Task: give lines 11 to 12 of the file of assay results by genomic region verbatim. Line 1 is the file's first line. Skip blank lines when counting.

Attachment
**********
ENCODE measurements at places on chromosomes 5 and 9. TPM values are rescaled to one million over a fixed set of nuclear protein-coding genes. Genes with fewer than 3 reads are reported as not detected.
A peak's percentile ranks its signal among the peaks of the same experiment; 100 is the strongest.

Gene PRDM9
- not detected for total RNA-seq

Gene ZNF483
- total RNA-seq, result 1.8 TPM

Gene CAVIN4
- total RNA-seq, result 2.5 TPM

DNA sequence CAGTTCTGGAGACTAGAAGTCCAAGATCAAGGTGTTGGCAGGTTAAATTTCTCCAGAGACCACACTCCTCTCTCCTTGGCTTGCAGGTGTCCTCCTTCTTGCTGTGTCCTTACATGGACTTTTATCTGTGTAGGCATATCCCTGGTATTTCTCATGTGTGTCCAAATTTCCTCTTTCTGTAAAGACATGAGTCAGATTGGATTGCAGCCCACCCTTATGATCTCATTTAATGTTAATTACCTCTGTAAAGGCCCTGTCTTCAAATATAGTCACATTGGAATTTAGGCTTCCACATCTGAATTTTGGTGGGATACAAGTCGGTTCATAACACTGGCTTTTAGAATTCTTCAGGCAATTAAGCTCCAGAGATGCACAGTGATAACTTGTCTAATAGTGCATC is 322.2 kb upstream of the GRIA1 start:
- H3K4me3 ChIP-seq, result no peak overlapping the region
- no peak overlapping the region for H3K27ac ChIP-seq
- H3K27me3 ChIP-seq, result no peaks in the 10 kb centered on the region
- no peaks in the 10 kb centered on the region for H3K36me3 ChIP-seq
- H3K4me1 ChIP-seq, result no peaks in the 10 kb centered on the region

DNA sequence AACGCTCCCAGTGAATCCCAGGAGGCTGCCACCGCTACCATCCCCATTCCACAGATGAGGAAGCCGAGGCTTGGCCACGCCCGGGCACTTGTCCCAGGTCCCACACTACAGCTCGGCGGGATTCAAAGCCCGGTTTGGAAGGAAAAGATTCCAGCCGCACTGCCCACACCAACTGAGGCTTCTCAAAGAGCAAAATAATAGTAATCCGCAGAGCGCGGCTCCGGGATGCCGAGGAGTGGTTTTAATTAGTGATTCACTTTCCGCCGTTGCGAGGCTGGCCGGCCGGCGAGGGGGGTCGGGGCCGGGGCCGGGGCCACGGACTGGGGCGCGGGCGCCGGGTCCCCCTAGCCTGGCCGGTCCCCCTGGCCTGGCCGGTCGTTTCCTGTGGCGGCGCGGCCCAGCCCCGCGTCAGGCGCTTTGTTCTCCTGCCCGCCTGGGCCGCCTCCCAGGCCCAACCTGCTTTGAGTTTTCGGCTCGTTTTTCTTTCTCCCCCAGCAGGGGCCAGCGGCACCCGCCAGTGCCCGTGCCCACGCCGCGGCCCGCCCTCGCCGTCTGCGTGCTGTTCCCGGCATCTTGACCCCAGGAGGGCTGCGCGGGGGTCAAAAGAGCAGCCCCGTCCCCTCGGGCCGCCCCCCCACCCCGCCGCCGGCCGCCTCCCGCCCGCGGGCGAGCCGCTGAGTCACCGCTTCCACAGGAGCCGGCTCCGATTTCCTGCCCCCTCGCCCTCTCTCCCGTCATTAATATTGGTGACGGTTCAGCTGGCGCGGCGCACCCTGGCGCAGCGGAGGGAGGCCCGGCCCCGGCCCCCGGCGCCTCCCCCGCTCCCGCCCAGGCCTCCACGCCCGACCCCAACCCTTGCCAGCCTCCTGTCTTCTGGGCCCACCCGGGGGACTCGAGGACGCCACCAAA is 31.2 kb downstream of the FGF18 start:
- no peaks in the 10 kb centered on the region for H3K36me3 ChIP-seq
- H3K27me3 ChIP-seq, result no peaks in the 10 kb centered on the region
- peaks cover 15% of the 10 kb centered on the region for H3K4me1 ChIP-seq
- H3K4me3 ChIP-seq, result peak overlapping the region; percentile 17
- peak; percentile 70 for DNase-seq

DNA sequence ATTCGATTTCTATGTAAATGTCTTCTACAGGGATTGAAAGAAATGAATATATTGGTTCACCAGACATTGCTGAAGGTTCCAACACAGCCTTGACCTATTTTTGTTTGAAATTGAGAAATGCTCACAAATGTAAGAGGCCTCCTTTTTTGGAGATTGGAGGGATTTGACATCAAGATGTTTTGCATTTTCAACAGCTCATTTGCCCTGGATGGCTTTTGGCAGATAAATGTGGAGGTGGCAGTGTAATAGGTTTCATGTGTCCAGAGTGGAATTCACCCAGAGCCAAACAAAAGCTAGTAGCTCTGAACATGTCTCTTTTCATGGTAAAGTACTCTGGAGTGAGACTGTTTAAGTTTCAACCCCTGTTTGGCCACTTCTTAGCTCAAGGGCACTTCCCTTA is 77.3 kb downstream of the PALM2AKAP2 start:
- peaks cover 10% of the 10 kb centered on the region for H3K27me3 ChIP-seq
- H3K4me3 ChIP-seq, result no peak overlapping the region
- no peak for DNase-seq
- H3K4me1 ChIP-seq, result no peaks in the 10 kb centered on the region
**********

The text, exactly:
- no peak overlapping the region for H3K27ac ChIP-seq
- H3K27me3 ChIP-seq, result no peaks in the 10 kb centered on the region